color Color The color
Examples

=HUE("#0000ff") 240 Gets the hue for the color represented by the hex color code #0000ff (blue)

=HUE(RGB(0, 255, 0)) 120 Gets the hue for a color having an RGB value of green

=HUE(0) #ERROR! Attempts to get the hue from an integer, which is invalid because it cannot be converted to a color

LIGHTNESS

Gets the lightness channel of the specified color in the HSL colorspace. Returns a decimal number from 0 to 1.

For more information about hue, see: https://en.wikipedia.org/wiki/HSL_and_HSV#Lightness

Syntax

=LIGHTNESS(color)

Arguments
Argument Type Description
color Color The color
Examples

=LIGHTNESS("#bf4040") 0.5 Gets the lightness for the color represented by the hex color code #bf4040 (dark red)

=LIGHTNESS(RGB(255, 255, 255)) 1 Gets the lightness for a color having an RGB value of white

=LIGHTNESS(0) #ERROR! Attempts to get the lightness from an integer, which is invalid because it cannot be converted to a color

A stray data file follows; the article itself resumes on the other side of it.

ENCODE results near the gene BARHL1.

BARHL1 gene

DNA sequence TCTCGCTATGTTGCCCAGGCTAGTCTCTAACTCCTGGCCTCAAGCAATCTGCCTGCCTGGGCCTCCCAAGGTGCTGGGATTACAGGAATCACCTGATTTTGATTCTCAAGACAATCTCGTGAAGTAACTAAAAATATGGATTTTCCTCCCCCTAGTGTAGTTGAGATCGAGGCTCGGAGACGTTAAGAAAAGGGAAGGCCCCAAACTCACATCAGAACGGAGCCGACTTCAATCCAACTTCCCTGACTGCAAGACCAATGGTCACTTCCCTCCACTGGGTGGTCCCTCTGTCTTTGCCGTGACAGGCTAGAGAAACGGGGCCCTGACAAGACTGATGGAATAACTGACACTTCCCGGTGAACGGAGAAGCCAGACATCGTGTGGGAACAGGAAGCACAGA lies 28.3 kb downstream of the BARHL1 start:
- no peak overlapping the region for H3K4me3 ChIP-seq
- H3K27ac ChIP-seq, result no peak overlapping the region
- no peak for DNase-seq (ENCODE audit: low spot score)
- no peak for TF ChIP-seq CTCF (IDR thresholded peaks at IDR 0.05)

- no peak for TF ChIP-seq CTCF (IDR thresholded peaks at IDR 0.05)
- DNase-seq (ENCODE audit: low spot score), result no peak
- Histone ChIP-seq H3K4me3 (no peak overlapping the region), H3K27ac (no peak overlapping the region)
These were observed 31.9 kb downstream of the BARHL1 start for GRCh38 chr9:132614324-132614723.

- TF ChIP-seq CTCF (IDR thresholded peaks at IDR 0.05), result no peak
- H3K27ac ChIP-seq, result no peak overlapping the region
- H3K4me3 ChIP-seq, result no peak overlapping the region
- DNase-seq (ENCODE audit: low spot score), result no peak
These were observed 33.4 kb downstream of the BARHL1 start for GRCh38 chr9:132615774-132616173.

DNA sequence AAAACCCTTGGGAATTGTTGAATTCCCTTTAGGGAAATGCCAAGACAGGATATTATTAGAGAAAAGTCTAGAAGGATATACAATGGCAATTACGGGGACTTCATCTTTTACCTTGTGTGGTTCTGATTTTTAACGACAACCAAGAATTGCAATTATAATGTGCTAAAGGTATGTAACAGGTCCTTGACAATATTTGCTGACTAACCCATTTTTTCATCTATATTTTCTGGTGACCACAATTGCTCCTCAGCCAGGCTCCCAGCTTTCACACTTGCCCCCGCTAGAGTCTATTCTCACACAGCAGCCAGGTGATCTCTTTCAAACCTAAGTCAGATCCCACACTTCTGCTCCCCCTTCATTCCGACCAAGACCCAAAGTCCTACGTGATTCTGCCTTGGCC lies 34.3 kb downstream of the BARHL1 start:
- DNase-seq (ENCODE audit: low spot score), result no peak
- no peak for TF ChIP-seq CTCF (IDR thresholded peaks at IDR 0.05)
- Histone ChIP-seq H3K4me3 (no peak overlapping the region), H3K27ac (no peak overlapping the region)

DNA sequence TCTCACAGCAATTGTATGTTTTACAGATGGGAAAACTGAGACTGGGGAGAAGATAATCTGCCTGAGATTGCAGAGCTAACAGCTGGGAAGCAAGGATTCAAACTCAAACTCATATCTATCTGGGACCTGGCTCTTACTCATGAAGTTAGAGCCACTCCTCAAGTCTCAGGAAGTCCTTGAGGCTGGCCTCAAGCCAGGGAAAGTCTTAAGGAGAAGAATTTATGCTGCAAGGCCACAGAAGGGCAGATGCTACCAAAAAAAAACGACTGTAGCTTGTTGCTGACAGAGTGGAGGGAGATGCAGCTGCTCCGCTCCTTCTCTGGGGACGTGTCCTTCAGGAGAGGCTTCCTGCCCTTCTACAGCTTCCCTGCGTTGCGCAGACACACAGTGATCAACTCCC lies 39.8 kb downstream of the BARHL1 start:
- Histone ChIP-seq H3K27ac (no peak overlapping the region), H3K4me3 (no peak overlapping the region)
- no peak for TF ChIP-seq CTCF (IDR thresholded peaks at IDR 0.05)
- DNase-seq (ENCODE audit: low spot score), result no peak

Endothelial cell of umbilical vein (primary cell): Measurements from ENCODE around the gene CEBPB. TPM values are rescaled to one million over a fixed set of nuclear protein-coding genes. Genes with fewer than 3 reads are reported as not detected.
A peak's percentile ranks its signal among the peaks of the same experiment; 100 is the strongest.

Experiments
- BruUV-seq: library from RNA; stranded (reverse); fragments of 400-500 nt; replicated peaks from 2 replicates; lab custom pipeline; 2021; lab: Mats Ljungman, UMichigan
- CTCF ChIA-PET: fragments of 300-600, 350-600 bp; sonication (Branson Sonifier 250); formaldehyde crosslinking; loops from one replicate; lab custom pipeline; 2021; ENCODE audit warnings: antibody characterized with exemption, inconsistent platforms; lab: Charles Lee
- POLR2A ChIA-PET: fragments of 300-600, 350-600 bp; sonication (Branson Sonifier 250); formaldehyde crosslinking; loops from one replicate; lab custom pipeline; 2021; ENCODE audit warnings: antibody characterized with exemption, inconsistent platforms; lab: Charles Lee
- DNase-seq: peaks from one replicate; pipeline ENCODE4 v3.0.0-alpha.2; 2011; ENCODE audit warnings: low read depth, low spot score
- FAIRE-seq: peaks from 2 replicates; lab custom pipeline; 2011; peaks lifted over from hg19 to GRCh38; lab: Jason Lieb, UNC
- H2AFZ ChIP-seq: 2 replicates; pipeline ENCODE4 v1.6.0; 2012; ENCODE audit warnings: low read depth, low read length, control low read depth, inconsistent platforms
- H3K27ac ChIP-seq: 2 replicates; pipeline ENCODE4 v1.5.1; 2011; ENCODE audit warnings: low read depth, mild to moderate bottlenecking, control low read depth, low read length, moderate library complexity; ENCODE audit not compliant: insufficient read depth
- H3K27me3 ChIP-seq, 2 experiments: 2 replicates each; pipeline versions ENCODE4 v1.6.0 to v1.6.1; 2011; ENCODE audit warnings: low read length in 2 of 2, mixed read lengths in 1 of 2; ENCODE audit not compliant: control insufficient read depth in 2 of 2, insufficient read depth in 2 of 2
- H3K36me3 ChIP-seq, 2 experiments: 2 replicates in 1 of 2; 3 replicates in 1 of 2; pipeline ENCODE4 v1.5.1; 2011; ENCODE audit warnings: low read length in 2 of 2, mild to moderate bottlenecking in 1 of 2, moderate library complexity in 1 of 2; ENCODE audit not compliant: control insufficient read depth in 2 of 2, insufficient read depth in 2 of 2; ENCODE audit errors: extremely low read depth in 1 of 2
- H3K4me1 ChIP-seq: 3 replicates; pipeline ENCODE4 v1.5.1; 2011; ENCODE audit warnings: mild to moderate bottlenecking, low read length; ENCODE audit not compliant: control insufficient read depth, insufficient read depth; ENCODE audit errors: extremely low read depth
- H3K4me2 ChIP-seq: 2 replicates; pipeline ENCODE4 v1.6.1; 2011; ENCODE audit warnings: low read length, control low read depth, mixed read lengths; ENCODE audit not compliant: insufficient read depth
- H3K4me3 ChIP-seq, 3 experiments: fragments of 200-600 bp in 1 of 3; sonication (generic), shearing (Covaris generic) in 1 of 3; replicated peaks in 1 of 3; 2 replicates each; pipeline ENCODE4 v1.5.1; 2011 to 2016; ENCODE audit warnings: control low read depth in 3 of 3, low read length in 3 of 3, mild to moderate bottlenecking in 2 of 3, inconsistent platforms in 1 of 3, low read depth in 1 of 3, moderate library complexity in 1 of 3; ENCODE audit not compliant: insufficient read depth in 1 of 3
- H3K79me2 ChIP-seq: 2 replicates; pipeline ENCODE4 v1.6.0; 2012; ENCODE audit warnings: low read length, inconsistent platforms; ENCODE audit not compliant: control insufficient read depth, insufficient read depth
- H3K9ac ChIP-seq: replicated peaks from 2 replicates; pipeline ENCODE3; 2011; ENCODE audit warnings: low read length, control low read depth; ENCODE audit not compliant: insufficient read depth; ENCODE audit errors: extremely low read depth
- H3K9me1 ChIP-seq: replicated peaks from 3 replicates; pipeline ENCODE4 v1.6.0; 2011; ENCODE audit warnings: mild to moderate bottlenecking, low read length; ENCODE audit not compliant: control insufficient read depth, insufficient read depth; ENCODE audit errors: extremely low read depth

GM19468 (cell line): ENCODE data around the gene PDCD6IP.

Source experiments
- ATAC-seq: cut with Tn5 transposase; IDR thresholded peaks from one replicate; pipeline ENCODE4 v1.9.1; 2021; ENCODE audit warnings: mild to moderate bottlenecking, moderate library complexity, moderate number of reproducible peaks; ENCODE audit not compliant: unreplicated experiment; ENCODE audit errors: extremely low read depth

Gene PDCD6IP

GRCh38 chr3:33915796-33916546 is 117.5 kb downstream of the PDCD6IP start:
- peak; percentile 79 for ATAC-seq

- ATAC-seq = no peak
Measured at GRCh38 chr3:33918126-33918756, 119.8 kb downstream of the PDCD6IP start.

LUMINANCE

Calculates the luma (perceptual brightness) of the specified color. Uses SMPTE C / Rec. 709 coefficients, as recommended in WCAG 2.0.

For more information, see: https://www.w3.org/TR/2008/REC-WCAG20-20081211/#relativeluminancedef

Syntax

=LUMINANCE(color)

Arguments
Argument Type Description
color Color The color
Examples

=LUMINANCE("#0000ff") 0.0722 Gets the luminance for the color represented by the hex color code #0000ff (blue)

=LUMINANCE(RGB(0, 255, 0)) 0.7152 Gets the luminance for a color having a value of 128 for red, 128 for green, 128 for blue, and 0.5 for alpha

=LUMINANCE(0) #ERROR! Attempts to get the luminance from an integer, which is invalid because it cannot be converted to a color

RED

Gets the red channel of the specified color in the RGB colorspace. Returns an integer from 0 to 255.

For more information about the RGB colorspace, see: https://en.wikipedia.org/wiki/RGB

Syntax

=RED(color)

Arguments
Argument Type Description